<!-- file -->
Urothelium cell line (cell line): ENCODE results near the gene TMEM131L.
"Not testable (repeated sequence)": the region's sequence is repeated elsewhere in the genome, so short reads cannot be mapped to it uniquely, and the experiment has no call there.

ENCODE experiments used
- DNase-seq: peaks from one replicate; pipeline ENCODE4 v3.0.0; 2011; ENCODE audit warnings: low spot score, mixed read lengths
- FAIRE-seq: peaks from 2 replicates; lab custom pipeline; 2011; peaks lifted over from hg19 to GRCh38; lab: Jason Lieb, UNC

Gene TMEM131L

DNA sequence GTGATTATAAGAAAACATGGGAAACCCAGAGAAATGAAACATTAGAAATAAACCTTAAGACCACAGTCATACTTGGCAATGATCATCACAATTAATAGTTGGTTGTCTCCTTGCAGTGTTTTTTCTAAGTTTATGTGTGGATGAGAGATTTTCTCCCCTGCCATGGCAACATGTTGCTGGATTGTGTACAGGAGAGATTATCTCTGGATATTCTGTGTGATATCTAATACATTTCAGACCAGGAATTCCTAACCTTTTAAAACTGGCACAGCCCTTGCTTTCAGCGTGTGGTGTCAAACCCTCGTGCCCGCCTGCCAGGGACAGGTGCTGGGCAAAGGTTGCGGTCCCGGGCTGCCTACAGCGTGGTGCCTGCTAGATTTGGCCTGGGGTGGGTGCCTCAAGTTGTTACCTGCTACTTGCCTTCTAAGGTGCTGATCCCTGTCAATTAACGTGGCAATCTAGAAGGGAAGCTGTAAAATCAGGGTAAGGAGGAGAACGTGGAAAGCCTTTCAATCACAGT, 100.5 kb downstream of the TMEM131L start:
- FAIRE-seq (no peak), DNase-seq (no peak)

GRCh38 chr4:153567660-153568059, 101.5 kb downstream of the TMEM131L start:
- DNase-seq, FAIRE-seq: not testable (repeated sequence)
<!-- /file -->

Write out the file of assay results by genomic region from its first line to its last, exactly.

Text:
Urothelium cell line (cell line): ENCODE results near the gene TMEM131L.
"Not testable (repeated sequence)": the region's sequence is repeated elsewhere in the genome, so short reads cannot be mapped to it uniquely, and the experiment has no call there.

ENCODE experiments used
- DNase-seq: peaks from one replicate; pipeline ENCODE4 v3.0.0; 2011; ENCODE audit warnings: low spot score, mixed read lengths
- FAIRE-seq: peaks from 2 replicates; lab custom pipeline; 2011; peaks lifted over from hg19 to GRCh38; lab: Jason Lieb, UNC

Gene TMEM131L

DNA sequence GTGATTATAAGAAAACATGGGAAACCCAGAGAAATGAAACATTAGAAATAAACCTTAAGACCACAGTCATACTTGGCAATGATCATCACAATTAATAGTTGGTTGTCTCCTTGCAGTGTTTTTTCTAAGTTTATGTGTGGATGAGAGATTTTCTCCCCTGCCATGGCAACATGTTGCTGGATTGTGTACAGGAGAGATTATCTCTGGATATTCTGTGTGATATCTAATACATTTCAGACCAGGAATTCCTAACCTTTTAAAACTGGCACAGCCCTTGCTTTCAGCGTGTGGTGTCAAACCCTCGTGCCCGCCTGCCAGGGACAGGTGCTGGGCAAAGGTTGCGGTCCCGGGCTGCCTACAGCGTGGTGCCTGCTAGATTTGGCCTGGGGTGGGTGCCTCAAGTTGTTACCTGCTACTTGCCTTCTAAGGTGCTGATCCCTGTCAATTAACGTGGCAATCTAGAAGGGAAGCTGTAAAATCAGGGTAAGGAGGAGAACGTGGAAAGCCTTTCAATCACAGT, 100.5 kb downstream of the TMEM131L start:
- FAIRE-seq (no peak), DNase-seq (no peak)

GRCh38 chr4:153567660-153568059, 101.5 kb downstream of the TMEM131L start:
- DNase-seq, FAIRE-seq: not testable (repeated sequence)